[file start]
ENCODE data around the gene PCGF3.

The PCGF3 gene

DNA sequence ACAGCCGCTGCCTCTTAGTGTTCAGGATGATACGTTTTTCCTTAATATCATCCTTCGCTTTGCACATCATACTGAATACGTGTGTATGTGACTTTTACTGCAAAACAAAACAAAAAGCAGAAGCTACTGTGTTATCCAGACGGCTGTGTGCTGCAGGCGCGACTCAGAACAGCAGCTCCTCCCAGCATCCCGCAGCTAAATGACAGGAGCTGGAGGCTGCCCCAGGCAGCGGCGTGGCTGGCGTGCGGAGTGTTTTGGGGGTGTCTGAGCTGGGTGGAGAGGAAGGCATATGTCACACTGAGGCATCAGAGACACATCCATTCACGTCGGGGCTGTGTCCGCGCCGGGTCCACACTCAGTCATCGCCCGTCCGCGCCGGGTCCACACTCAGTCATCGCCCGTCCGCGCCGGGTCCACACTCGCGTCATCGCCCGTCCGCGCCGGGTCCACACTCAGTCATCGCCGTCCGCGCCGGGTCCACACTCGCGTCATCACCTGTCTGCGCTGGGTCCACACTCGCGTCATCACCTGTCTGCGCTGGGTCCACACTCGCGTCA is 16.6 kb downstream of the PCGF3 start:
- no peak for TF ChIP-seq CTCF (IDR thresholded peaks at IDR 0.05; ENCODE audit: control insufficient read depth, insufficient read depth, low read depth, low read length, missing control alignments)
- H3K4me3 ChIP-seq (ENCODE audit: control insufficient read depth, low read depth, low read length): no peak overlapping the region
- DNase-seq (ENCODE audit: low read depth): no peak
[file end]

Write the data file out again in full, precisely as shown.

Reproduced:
ENCODE data around the gene PCGF3.

The PCGF3 gene

DNA sequence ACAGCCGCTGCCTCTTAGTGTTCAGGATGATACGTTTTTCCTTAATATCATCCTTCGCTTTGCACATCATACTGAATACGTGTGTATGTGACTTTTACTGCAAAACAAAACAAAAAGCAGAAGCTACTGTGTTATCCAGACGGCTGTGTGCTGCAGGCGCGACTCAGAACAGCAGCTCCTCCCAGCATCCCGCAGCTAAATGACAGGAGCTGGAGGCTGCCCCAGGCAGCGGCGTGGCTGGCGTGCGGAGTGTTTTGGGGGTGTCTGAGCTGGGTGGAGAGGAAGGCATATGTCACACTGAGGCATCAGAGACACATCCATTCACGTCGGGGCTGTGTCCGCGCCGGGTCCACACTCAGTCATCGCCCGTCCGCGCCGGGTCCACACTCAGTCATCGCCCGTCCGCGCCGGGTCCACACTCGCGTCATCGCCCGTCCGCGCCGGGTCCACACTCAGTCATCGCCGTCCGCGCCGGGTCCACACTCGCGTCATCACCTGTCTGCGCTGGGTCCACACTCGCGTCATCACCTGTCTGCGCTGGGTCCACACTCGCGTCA is 16.6 kb downstream of the PCGF3 start:
- no peak for TF ChIP-seq CTCF (IDR thresholded peaks at IDR 0.05; ENCODE audit: control insufficient read depth, insufficient read depth, low read depth, low read length, missing control alignments)
- H3K4me3 ChIP-seq (ENCODE audit: control insufficient read depth, low read depth, low read length): no peak overlapping the region
- DNase-seq (ENCODE audit: low read depth): no peak